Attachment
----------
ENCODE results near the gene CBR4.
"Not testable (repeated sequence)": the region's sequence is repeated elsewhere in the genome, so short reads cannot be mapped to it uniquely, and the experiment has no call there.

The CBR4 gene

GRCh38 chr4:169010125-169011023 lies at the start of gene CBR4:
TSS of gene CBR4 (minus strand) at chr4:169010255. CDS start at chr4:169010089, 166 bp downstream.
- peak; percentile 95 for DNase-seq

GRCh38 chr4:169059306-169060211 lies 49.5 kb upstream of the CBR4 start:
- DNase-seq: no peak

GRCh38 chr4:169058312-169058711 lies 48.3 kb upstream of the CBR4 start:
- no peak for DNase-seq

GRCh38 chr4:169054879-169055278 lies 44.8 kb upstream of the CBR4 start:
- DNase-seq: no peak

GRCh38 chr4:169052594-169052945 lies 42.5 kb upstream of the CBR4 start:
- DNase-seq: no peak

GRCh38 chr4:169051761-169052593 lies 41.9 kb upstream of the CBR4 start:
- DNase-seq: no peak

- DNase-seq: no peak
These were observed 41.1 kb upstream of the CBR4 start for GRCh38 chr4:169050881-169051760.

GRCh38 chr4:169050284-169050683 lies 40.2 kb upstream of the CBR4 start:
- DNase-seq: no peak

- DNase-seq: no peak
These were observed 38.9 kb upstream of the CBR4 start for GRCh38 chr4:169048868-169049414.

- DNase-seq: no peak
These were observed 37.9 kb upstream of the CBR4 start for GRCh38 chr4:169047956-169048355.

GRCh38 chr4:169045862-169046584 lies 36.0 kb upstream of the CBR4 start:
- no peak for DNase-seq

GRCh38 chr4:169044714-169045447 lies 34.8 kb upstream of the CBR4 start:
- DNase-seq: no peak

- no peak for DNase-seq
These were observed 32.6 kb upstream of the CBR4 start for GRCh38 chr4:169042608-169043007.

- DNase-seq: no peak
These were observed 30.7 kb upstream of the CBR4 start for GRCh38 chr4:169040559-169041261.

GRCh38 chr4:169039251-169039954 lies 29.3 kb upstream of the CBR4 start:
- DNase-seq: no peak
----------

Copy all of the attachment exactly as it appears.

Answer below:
ENCODE results near the gene CBR4.
"Not testable (repeated sequence)": the region's sequence is repeated elsewhere in the genome, so short reads cannot be mapped to it uniquely, and the experiment has no call there.

The CBR4 gene

GRCh38 chr4:169010125-169011023 lies at the start of gene CBR4:
TSS of gene CBR4 (minus strand) at chr4:169010255. CDS start at chr4:169010089, 166 bp downstream.
- peak; percentile 95 for DNase-seq

GRCh38 chr4:169059306-169060211 lies 49.5 kb upstream of the CBR4 start:
- DNase-seq: no peak

GRCh38 chr4:169058312-169058711 lies 48.3 kb upstream of the CBR4 start:
- no peak for DNase-seq

GRCh38 chr4:169054879-169055278 lies 44.8 kb upstream of the CBR4 start:
- DNase-seq: no peak

GRCh38 chr4:169052594-169052945 lies 42.5 kb upstream of the CBR4 start:
- DNase-seq: no peak

GRCh38 chr4:169051761-169052593 lies 41.9 kb upstream of the CBR4 start:
- DNase-seq: no peak

- DNase-seq: no peak
These were observed 41.1 kb upstream of the CBR4 start for GRCh38 chr4:169050881-169051760.

GRCh38 chr4:169050284-169050683 lies 40.2 kb upstream of the CBR4 start:
- DNase-seq: no peak

- DNase-seq: no peak
These were observed 38.9 kb upstream of the CBR4 start for GRCh38 chr4:169048868-169049414.

- DNase-seq: no peak
These were observed 37.9 kb upstream of the CBR4 start for GRCh38 chr4:169047956-169048355.

GRCh38 chr4:169045862-169046584 lies 36.0 kb upstream of the CBR4 start:
- no peak for DNase-seq

GRCh38 chr4:169044714-169045447 lies 34.8 kb upstream of the CBR4 start:
- DNase-seq: no peak

- no peak for DNase-seq
These were observed 32.6 kb upstream of the CBR4 start for GRCh38 chr4:169042608-169043007.

- DNase-seq: no peak
These were observed 30.7 kb upstream of the CBR4 start for GRCh38 chr4:169040559-169041261.

GRCh38 chr4:169039251-169039954 lies 29.3 kb upstream of the CBR4 start:
- DNase-seq: no peak